On Monday, Sept. 19, representatives from the University of Maine’s Women’s, Gender, and Sexuality Studies department (WGS) held the first event in a series of informative, open-to-the-public conversation sessions called “WGS at Work” to help educate students and staff on contemporary issues — this one pertaining to abortion rights and access.
A local board-certified Ob-Gyn, who prefers to stay anonymous, answered questions and educated a crowd of faculty and students alike in the Coe Room of the Memorial Union. Over free coffee, water and pizza, individuals received information on abortion rights around the world, how abortion and Ob-Gyn care is accessed and what the process is like for health practitioners in this field. She expressed her excitement to share information and educate the crowd while breaking the stigma surrounding abortion and reproductive rights in our patriarchal society.
The doctor, who previously operated in conservative parts of the South, emphasized the advantage of living in Maine when it comes to abortion care. Maine’s liberal abortion laws allow for equitable insurance coverage, making reproductive care more affordable and accessible. She also acknowledged that obstetrics and gynecology as a field tend to be rooted in racism, misogyny and patriarchy.
The doctor practices full-spectrum care, meaning they provide abortion access, maternity care, surgeries and more. They shared that one in three women will receive an abortion at some point in their lives and that we are fortunate to live in a liberal state.
They spoke about their previous experiences in the South.
“I’ve had patients leave the state. Maine’s reproductive laws are permissive, and caregivers here tend to accept wider varieties of insurance. There are also a wider variety of abortions available in Maine, like surgical and non-invasive options,” they said.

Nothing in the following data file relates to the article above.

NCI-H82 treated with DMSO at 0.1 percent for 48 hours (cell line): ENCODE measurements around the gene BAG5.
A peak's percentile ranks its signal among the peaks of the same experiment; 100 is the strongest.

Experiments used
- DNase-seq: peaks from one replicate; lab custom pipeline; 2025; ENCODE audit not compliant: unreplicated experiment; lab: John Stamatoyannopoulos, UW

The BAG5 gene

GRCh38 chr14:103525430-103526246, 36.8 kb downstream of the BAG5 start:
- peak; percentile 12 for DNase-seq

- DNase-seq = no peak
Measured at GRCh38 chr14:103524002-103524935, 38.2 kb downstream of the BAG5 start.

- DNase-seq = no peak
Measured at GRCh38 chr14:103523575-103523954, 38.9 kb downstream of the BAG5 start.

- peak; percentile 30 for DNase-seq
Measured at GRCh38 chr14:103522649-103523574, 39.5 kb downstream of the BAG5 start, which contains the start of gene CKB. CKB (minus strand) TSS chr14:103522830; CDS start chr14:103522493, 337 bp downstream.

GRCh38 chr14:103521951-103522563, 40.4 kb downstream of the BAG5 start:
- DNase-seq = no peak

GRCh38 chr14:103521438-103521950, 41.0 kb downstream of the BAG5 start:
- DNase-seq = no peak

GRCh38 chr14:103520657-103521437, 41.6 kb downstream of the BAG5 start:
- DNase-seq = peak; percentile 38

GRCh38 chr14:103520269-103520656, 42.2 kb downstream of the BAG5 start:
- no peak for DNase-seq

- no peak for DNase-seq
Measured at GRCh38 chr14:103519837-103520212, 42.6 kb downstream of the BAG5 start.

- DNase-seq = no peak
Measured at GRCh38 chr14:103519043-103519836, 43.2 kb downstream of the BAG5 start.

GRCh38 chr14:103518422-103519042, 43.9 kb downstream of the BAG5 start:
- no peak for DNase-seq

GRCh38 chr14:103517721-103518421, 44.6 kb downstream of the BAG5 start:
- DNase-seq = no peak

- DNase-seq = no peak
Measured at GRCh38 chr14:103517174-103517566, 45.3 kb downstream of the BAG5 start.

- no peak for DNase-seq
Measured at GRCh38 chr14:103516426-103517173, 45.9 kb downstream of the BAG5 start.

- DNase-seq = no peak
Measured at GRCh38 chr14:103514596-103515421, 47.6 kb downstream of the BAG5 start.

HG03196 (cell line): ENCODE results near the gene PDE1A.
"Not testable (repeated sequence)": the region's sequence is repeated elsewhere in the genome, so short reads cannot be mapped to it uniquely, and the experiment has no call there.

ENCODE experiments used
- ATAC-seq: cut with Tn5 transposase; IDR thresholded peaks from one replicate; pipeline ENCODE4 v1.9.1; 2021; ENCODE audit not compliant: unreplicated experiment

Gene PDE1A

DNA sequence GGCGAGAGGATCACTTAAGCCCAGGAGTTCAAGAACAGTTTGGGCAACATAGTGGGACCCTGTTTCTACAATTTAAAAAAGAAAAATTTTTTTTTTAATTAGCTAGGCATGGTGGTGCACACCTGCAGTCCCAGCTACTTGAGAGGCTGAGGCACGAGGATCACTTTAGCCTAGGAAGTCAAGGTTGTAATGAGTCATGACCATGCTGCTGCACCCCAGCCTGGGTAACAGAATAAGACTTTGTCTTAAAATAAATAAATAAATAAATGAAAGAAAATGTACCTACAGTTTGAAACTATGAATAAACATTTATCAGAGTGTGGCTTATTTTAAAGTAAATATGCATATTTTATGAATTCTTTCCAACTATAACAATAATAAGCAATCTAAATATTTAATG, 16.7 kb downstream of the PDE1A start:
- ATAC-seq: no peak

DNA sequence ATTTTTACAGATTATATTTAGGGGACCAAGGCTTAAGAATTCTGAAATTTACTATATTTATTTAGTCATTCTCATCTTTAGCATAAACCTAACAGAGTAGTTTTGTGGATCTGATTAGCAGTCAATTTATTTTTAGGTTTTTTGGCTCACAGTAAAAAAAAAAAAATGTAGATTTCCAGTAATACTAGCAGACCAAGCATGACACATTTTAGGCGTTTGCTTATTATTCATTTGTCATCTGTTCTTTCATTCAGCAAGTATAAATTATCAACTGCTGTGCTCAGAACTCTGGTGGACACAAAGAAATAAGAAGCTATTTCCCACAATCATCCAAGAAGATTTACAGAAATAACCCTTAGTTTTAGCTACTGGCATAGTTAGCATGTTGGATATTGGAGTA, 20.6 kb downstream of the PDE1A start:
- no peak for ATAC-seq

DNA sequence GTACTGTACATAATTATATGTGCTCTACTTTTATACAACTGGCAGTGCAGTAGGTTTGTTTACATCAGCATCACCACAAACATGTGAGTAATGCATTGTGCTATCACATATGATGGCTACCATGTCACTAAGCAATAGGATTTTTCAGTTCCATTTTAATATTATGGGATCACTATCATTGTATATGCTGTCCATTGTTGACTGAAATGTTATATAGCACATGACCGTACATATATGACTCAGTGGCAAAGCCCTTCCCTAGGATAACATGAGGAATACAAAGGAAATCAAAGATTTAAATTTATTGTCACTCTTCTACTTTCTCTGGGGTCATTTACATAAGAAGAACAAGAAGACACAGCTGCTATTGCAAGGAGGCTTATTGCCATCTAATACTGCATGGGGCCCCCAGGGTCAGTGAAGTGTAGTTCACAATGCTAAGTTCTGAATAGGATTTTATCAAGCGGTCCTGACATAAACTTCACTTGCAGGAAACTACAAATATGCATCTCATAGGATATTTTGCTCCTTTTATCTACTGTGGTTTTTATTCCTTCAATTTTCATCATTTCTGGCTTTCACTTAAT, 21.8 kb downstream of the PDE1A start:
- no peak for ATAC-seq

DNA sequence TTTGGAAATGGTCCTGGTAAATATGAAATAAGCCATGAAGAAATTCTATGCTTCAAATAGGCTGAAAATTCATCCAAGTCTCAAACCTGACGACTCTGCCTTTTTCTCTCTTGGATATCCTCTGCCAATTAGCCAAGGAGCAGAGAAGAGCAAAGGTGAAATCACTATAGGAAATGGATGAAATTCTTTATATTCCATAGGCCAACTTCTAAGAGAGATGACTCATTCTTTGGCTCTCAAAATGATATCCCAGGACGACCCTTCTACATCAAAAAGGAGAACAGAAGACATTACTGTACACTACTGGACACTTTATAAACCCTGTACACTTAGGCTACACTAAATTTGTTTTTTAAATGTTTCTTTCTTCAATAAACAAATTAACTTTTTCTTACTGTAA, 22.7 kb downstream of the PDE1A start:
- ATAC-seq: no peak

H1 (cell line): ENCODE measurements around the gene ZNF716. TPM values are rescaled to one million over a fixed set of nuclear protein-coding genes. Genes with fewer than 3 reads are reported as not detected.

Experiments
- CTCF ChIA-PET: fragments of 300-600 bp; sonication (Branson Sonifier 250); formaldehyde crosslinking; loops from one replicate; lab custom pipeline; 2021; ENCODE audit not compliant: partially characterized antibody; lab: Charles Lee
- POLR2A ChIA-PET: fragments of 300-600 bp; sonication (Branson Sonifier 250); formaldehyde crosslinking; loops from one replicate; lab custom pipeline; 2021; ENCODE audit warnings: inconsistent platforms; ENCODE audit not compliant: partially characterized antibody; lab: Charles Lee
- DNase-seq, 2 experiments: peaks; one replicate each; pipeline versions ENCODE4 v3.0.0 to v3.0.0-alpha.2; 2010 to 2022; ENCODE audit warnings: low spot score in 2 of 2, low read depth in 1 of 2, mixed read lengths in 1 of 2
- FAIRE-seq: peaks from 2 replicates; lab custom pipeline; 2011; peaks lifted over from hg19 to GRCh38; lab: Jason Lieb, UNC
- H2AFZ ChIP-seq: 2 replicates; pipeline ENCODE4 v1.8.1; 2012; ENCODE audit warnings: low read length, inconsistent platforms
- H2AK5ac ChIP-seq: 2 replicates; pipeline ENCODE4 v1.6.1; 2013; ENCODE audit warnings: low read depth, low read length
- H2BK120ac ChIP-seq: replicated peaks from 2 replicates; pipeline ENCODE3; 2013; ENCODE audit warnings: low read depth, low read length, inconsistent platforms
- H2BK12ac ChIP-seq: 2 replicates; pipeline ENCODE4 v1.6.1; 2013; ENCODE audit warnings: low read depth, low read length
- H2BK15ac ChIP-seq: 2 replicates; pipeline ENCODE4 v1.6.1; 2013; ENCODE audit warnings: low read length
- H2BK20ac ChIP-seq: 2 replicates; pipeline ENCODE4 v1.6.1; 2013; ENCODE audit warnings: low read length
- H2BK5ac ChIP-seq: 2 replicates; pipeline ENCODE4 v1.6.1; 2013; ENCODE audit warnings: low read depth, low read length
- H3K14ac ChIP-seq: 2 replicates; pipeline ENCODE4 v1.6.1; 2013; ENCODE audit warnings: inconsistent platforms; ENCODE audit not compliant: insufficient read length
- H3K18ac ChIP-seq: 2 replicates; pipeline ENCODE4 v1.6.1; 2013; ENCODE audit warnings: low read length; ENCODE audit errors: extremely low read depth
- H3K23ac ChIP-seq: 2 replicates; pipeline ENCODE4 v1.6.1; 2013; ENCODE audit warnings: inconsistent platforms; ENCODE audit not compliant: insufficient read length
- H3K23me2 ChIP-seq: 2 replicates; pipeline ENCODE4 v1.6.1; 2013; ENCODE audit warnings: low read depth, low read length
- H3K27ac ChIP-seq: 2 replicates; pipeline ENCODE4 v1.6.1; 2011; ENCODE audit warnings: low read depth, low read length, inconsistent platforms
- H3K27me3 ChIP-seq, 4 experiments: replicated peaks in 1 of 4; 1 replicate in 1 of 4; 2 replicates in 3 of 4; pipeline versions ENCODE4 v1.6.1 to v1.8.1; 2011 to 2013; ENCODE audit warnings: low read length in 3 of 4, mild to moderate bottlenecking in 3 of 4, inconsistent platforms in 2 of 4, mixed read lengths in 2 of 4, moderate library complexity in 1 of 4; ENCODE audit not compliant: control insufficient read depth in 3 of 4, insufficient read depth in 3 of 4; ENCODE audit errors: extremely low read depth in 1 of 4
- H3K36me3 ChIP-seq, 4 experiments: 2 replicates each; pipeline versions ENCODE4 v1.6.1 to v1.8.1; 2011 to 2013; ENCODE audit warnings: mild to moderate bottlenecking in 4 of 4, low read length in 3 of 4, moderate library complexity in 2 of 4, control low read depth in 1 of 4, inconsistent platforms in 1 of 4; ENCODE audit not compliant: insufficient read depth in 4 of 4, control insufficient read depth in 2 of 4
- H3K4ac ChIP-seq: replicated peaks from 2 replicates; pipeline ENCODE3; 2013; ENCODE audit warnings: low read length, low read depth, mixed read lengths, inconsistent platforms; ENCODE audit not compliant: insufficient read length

Reproductive care and abortions are not limited to cisgender women. During the Q&A, there was a discussion on transgender patient care and how sterilization procedures vary between those assigned female at birth and those assigned male. Those assigned male at birth tend to receive easier procedures with more pain treatment, while sterilizations on people assigned female at birth require more paperwork, more invasive surgeries and get less care. Transgender patient care is also extremely important, and the doctor shared that they had personally worked with transgender men in ensuring they had equitable abortion access. They are hoping to dismantle the concept of reproductive health being called women’s health — not to detract from women, but to share resources and make more space for individuals of other identities.
“The number one feeling a patient feels after an abortion procedure is relief,” they said.
Informed consent is a huge factor in providing ethical and equitable abortion care.
“There are risks inherent in abortion, labor and sterilization,” they said.
Being informed about reproductive rights is a major part of healthcare for both patient and practitioner.
More information about the Women’s, Gender, and Sexuality Studies department can be found on their website.